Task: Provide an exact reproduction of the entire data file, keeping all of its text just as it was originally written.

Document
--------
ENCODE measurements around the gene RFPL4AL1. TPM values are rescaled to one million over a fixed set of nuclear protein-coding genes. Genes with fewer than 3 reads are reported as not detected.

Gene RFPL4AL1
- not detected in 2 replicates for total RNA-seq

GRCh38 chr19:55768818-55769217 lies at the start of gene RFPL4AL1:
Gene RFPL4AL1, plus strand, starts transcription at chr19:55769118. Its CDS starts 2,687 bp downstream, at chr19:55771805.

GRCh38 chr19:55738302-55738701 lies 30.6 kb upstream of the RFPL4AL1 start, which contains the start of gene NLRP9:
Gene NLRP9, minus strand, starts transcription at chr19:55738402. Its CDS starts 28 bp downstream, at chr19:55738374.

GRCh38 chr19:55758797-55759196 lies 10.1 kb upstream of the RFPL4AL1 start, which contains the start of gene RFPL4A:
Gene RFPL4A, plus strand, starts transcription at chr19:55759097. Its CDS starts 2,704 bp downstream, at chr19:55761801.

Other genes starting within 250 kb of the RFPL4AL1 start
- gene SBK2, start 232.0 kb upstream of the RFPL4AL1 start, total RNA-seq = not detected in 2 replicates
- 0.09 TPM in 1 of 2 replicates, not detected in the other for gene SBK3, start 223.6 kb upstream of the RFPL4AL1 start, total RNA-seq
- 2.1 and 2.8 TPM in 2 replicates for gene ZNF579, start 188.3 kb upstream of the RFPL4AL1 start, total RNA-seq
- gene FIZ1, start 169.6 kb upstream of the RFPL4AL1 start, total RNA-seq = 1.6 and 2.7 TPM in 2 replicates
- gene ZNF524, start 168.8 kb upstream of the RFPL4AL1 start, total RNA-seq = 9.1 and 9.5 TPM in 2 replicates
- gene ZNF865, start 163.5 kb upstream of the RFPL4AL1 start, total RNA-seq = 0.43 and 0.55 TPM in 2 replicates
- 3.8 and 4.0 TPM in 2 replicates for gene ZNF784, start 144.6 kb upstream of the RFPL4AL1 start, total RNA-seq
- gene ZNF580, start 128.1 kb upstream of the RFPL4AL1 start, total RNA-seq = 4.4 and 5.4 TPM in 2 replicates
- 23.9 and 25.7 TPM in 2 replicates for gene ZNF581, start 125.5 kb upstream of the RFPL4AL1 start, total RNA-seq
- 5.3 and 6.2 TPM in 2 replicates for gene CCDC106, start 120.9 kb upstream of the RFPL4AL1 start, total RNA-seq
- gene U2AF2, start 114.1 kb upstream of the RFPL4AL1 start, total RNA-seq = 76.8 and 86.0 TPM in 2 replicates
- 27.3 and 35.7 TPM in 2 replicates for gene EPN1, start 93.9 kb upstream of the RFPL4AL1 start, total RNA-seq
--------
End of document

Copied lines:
ENCODE measurements around the gene RFPL4AL1. TPM values are rescaled to one million over a fixed set of nuclear protein-coding genes. Genes with fewer than 3 reads are reported as not detected.

Gene RFPL4AL1
- not detected in 2 replicates for total RNA-seq

GRCh38 chr19:55768818-55769217 lies at the start of gene RFPL4AL1:
Gene RFPL4AL1, plus strand, starts transcription at chr19:55769118. Its CDS starts 2,687 bp downstream, at chr19:55771805.

GRCh38 chr19:55738302-55738701 lies 30.6 kb upstream of the RFPL4AL1 start, which contains the start of gene NLRP9:
Gene NLRP9, minus strand, starts transcription at chr19:55738402. Its CDS starts 28 bp downstream, at chr19:55738374.

GRCh38 chr19:55758797-55759196 lies 10.1 kb upstream of the RFPL4AL1 start, which contains the start of gene RFPL4A:
Gene RFPL4A, plus strand, starts transcription at chr19:55759097. Its CDS starts 2,704 bp downstream, at chr19:55761801.

Other genes starting within 250 kb of the RFPL4AL1 start
- gene SBK2, start 232.0 kb upstream of the RFPL4AL1 start, total RNA-seq = not detected in 2 replicates
- 0.09 TPM in 1 of 2 replicates, not detected in the other for gene SBK3, start 223.6 kb upstream of the RFPL4AL1 start, total RNA-seq
- 2.1 and 2.8 TPM in 2 replicates for gene ZNF579, start 188.3 kb upstream of the RFPL4AL1 start, total RNA-seq
- gene FIZ1, start 169.6 kb upstream of the RFPL4AL1 start, total RNA-seq = 1.6 and 2.7 TPM in 2 replicates
- gene ZNF524, start 168.8 kb upstream of the RFPL4AL1 start, total RNA-seq = 9.1 and 9.5 TPM in 2 replicates
- gene ZNF865, start 163.5 kb upstream of the RFPL4AL1 start, total RNA-seq = 0.43 and 0.55 TPM in 2 replicates
- 3.8 and 4.0 TPM in 2 replicates for gene ZNF784, start 144.6 kb upstream of the RFPL4AL1 start, total RNA-seq
- gene ZNF580, start 128.1 kb upstream of the RFPL4AL1 start, total RNA-seq = 4.4 and 5.4 TPM in 2 replicates
- 23.9 and 25.7 TPM in 2 replicates for gene ZNF581, start 125.5 kb upstream of the RFPL4AL1 start, total RNA-seq
- 5.3 and 6.2 TPM in 2 replicates for gene CCDC106, start 120.9 kb upstream of the RFPL4AL1 start, total RNA-seq
- gene U2AF2, start 114.1 kb upstream of the RFPL4AL1 start, total RNA-seq = 76.8 and 86.0 TPM in 2 replicates
- 27.3 and 35.7 TPM in 2 replicates for gene EPN1, start 93.9 kb upstream of the RFPL4AL1 start, total RNA-seq